Updated on May 5, 2016
In the Game of “No, You First . . . .”
Have you ever played that ping-pong game of
“No, you first”
“No, you take it”
“No, you choose”?
If you’re a “nice” person, you lose. Everybody stops before you.
They shrug their shoulders, smile, and say, “OK.” And they take the last seat. Eat the last brownie. Decide which movie to watch. . . (Braveheart, again?)
Stop being surprised. You volunteered. They merely stopped the “Russian-roulette of niceness” game before you.
Rather than being slightly offended, figure out why you play that game. Is it an intentional gesture of generosity or habitual social response? If you really don’t care about the movie or want to them to have the last brownie, then you won’t be irritated. But if there is a whiff of needing to please or wanting to be perceived as magnanimous, that’s when you’ll be wishing they’d gone one more round of the “no, you” game.
Life is all about grace—God’s good gifts to you as well as through you. He may mean to give you a good gift which you give away.
Like a hot-air balloon ride.
When I worked at an advertising agency, one of my accounts was a hot-air balloon manufacturer. One day they gave free rides with the thought that we’d better promote what we experienced. There were more people than spaces. Without thinking, I did the “no, you” game with a young design intern. She didn’t go even to the second round and I watched from the red dirt as she floated off into the sunset.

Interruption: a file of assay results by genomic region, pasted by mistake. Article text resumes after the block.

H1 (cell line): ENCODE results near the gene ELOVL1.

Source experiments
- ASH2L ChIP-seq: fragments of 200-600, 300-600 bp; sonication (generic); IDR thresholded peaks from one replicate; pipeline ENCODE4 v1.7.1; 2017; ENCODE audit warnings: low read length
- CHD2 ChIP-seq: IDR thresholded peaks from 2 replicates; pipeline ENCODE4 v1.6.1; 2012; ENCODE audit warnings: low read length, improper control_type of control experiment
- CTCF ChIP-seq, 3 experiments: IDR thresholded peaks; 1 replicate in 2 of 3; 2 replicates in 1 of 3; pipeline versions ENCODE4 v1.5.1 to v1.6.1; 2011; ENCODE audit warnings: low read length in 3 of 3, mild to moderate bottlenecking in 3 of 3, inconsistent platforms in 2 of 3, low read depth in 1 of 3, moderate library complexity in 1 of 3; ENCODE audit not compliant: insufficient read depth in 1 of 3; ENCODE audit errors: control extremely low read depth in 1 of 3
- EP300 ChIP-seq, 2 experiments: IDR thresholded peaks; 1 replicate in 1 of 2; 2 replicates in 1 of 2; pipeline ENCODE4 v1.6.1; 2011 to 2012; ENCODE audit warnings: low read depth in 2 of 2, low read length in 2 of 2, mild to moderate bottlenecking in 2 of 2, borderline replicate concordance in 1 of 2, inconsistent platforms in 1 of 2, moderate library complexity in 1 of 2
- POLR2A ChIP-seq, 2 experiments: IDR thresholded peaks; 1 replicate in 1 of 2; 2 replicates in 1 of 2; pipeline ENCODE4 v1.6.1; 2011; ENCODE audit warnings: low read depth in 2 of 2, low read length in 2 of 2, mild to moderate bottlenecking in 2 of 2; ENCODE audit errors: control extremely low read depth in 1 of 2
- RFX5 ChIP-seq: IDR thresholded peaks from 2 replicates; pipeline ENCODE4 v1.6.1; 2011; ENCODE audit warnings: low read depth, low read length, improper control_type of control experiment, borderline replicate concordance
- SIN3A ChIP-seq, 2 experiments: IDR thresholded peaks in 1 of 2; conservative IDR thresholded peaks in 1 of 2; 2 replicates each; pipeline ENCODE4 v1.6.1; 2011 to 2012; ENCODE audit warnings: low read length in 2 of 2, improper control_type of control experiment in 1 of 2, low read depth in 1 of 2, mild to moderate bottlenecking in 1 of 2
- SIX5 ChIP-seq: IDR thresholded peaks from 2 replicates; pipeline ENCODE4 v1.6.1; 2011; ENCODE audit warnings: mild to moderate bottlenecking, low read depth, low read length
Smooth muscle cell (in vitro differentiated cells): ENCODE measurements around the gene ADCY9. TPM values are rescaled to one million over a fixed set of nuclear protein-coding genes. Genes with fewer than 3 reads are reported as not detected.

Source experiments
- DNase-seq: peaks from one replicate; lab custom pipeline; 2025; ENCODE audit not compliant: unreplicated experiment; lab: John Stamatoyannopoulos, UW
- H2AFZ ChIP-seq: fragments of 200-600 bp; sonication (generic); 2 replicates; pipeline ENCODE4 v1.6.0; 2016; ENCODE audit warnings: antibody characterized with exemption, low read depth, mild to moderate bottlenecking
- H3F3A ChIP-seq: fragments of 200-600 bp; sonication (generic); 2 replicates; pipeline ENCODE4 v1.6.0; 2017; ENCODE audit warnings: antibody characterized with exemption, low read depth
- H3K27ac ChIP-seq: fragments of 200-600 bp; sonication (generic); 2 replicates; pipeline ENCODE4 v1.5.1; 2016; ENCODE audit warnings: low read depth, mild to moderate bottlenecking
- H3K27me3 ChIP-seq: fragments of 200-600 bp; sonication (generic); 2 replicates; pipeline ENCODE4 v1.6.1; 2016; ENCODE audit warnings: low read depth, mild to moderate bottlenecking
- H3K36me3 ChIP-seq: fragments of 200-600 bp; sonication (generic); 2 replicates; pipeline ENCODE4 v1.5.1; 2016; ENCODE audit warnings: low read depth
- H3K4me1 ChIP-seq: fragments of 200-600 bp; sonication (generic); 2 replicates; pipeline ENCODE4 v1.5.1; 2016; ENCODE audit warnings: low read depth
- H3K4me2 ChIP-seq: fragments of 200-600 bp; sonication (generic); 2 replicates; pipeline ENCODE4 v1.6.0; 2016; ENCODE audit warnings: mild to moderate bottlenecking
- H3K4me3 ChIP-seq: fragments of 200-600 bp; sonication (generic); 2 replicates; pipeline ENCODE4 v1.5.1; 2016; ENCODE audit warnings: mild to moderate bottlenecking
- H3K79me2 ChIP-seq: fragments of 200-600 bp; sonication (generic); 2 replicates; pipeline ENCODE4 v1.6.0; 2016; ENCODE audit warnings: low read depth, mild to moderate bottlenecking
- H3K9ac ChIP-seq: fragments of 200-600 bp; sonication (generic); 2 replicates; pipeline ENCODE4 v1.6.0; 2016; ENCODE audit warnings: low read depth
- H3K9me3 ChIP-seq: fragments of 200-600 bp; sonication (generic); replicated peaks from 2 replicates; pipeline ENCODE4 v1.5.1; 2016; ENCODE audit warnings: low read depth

It’s been many years and I’ve never had another chance to ride in a hot-air balloon. What if that had been God’s customized gift to me and I “gamed” it to someone else without thinking?
So, in this “Year of Not Being Nice,” I’ve started pausing before playing the “no, you” game. As two of us intersect at one choice or object, I try to consider what I really want (something nice people have a hard time doing) as well as my hyper-awareness of the other person. A life of intentional kindness and generosity is beautiful. Sometimes, we need to realize that it is intended for ourselves as well as for others.
So if someone offers me another hot-air balloon ride, I’ll just say thanks as I climb into the seat intended for me.